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When two rainbows meet

A short story | By David Hansen | Feb. 8, 2011

Jon was not a poet but he thought like one. Unfortunately, he never said the words out loud that came easily to him in the normalcy of his life. So when he entered the bank wet from a summer shower, he was distracted as he reached the counter but then saw an attractive teller in front of him, Brooke, and thought: I want to make the rain sing your name.

“Sir?” she said, puzzled by his silence.

He stood there gazing as water dripped on the counter.

“Sir, can I help you?”

For Jon these surreal, slow-moving moments were natural. He always felt people did not value the true pace and opportunity of time; instead, they tried to manipulate and maximize time, tarnishing its simplicity.

I want to bend a rainbow from my heart to yours.

She wondered if there were going to be a problem.

“I’m sorry,” Jon said. “I’d like to make a deposit.” He handed her wet money.

As Jon left the bank, he became frustrated and sullen. Why didn’t he say something normal to the teller – something witty and graceful that would have melted her veneer? He sat on the street curb, regretting his ineptness. Turning, he saw her inside.

How can I love without your voice inside my heart?

He looked back to the street. The rain had stopped, and he noticed in the pavement’s reflection a pale, upside-down rainbow. He did not look up.

Meanwhile, back in the bank, Sara knew she would not have the patience for what was about to happen. For her, patience should be reserved for neurosurgery, chess and sex – not trying to get a small business loan. She wanted to start a self-help website, one proving that positive thinking can change the world.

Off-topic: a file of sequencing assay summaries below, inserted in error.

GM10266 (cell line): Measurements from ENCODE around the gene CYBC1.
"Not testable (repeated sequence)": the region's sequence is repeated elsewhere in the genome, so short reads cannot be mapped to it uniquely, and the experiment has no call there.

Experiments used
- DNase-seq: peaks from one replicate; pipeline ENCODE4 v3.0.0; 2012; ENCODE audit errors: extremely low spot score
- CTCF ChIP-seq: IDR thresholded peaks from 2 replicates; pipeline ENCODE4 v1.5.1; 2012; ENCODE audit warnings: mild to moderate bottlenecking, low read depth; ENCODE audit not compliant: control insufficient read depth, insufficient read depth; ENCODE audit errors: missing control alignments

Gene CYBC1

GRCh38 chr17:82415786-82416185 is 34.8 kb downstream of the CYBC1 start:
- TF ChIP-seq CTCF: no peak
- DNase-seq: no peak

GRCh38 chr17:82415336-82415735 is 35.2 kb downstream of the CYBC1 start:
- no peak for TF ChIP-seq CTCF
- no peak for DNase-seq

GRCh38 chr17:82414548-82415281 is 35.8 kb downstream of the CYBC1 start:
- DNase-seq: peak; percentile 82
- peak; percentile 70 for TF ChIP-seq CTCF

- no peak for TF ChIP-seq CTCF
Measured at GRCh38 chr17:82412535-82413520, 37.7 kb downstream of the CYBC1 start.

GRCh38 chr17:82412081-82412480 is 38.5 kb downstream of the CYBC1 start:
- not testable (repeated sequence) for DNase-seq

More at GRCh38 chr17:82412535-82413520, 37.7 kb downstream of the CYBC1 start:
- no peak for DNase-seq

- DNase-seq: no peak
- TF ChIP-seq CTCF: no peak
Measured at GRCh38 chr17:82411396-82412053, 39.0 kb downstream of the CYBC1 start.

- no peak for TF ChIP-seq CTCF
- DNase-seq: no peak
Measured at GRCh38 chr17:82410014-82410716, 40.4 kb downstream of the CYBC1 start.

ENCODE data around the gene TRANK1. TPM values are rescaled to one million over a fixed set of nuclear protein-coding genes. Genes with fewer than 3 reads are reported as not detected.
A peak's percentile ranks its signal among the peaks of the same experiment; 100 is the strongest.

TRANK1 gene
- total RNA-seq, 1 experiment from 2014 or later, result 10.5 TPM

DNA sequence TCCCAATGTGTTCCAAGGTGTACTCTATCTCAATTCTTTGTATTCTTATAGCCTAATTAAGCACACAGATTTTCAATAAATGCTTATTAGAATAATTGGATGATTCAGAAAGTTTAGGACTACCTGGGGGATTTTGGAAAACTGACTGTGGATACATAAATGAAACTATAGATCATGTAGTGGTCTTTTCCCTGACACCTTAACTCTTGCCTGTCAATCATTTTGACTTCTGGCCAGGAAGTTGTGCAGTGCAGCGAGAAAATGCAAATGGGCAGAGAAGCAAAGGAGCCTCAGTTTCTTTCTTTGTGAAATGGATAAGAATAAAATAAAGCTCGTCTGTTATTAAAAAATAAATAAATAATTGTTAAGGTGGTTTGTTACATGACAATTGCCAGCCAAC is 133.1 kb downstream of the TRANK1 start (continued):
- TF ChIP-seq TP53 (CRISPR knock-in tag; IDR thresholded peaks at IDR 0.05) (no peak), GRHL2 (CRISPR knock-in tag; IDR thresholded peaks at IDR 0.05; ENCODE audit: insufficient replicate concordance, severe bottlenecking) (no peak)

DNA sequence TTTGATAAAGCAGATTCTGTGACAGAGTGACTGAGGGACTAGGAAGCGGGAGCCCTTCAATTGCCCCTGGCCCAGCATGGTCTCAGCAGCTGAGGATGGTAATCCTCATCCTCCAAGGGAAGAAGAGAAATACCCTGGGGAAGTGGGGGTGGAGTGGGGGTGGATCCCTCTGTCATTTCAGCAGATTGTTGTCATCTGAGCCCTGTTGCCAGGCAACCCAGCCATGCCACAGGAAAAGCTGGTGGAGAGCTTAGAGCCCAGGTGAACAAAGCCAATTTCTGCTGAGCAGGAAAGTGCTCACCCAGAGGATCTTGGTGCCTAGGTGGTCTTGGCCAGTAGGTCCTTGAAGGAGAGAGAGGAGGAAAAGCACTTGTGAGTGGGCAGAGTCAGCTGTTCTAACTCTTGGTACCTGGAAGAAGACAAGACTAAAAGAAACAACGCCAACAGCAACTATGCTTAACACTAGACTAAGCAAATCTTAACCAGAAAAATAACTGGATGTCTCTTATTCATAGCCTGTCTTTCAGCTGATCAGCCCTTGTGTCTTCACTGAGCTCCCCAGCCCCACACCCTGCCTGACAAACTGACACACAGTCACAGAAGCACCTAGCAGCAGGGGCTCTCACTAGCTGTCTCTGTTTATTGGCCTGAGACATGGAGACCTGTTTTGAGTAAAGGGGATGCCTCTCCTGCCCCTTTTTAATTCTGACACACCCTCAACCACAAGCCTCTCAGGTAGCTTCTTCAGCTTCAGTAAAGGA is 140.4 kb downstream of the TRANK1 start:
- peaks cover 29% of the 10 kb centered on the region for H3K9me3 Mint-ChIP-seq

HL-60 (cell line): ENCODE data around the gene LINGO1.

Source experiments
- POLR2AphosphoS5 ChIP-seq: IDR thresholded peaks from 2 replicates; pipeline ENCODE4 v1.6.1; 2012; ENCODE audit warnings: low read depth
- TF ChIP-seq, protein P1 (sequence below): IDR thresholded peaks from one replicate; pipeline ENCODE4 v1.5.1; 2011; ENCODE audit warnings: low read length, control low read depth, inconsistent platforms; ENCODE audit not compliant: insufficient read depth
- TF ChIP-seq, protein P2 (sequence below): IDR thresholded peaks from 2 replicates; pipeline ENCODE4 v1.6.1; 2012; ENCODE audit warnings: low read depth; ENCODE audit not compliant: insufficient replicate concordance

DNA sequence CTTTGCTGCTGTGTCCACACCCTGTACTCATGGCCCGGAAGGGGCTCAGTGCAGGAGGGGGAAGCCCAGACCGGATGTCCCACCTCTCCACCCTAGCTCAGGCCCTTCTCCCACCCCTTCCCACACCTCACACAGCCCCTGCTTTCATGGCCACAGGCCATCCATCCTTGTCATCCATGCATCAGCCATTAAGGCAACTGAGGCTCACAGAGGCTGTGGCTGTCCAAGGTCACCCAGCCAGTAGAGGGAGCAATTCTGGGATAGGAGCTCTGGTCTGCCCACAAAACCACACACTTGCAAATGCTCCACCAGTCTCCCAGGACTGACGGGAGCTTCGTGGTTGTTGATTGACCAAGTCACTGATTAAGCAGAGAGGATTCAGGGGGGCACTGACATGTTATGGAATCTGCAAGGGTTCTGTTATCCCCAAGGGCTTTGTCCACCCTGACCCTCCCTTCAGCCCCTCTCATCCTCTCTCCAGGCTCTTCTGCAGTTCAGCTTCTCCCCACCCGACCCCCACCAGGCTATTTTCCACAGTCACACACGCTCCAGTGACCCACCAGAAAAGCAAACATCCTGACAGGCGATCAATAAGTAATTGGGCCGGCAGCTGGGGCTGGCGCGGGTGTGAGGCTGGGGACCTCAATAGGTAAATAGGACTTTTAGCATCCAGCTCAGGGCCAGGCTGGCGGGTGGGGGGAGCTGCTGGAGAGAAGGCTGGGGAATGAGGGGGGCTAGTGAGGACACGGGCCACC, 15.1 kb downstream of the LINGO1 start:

“You are like a perfect human ‘no,’” she said to the bank’s financial adviser, “a black hole of commerce sucking the energy out of life and capitalism. You are a colorless rainbow of ‘no.’”

“I’m sorry you feel that way, ma’am,” the adviser said, believing he should call security.

“I’m not a ma’am,” Sara said. “I’m a libertarian.”

The adviser said nothing. Sara stared back. She let the silence accentuate her black mascara, which she fondly remembered from this morning looked like perfect drop shadows.

“You simply do not have enough collateral; you need more money,” he said.

Sara’s eyes narrowed: “Of course I need more money, you dirt clod, that’s why I’m here!”

She stood up theatrically, knowing she was defeated, but she couldn’t resist one last dig. “I hope you know that you have lost yet another part of your squalid soul. Good luck changing the world without me.”

The adviser was relieved when she walked away. He picked up the phone even though he didn’t have anyone to call.

Sara stopped when she got outside and admired the rainbow in the sky. “It’s like a Popsicle variety pack without the sticky mess,” she said aloud.

“Excuse me?” Jon asked from the curb, looking up.

Sara hadn’t seen him and peered down, frowning. “What are you doing there, like a forlorn sack of good intentions?”

Jon stared at her. She resembled a pin-up doll without the fake glamour, pulled together in a smart, polyester way, with jet black hair, straight bangs and an odd tattoo on her ankle. Her shoes were orange plastic and seemed to smell like apples.

You are like a dewy mint tulip in the desert of my soul.

Sara knew he was thinking of something. She could see the wheels turning.

“What? What are you thinking?” she asked.

“I was just admiring your shoes,” Jon said.

“No, you were thinking of something.” Sara pointed at Jon’s eyes with two fingers, forming a “V.”

“You … were … thinking … of … something,” she said. “And I want to know what.”

Jon stared at her. He realized he wasn’t afraid. Oddly enough, she seemed edible.

“I was thinking: ‘You are like a dewy mint tulip in the desert of my soul.’”

Sara looked at him blankly, then allowed herself a small, wan smile.

“Why didn’t you just say it the first time?” she asked.

Jon turned away and looked at the upside-down rainbow on the street; it now seemed brighter and three dimensional. He looked up into the sky and squinted.

“Because I’ve never had a good reason before.”

Sara considered his words for a few seconds, then sat down next to him.

She sighed. And they sat in silence looking at the rainbow.

©Copyright 2011. David Hansen
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